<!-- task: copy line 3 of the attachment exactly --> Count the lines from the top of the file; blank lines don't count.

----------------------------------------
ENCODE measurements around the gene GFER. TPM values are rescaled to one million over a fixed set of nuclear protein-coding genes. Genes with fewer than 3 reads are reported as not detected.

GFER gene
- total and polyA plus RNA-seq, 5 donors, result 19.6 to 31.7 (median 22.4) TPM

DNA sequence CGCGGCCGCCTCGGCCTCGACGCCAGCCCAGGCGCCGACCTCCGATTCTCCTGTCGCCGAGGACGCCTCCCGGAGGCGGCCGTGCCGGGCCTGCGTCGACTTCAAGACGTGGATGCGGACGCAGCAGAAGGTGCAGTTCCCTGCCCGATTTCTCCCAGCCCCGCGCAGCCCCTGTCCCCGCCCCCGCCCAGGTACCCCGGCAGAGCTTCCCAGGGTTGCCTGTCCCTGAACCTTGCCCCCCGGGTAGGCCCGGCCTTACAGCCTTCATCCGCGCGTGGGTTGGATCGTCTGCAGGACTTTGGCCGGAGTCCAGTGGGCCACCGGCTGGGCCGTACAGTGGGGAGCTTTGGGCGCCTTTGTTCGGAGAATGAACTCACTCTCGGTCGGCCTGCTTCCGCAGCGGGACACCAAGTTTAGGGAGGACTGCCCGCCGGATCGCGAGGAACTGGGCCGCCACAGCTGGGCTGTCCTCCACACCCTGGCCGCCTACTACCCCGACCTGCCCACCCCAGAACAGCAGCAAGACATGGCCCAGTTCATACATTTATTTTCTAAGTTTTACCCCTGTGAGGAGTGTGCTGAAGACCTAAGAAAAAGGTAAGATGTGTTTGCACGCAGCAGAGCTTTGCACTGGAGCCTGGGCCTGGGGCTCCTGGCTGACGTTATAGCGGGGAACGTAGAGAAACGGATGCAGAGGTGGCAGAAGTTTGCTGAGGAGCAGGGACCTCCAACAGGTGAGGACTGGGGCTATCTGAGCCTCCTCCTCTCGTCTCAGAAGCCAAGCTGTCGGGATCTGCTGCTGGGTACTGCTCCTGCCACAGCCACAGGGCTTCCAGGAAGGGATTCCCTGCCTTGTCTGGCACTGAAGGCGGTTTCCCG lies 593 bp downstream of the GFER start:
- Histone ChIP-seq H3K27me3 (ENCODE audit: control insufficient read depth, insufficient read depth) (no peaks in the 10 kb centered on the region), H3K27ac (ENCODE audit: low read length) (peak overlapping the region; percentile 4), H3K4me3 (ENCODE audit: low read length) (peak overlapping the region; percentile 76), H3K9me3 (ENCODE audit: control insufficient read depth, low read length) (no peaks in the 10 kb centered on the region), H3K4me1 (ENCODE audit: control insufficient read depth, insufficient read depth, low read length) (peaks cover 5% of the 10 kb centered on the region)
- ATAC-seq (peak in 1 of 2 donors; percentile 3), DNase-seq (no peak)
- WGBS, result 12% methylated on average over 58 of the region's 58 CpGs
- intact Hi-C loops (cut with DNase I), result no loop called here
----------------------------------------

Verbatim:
- total and polyA plus RNA-seq, 5 donors, result 19.6 to 31.7 (median 22.4) TPM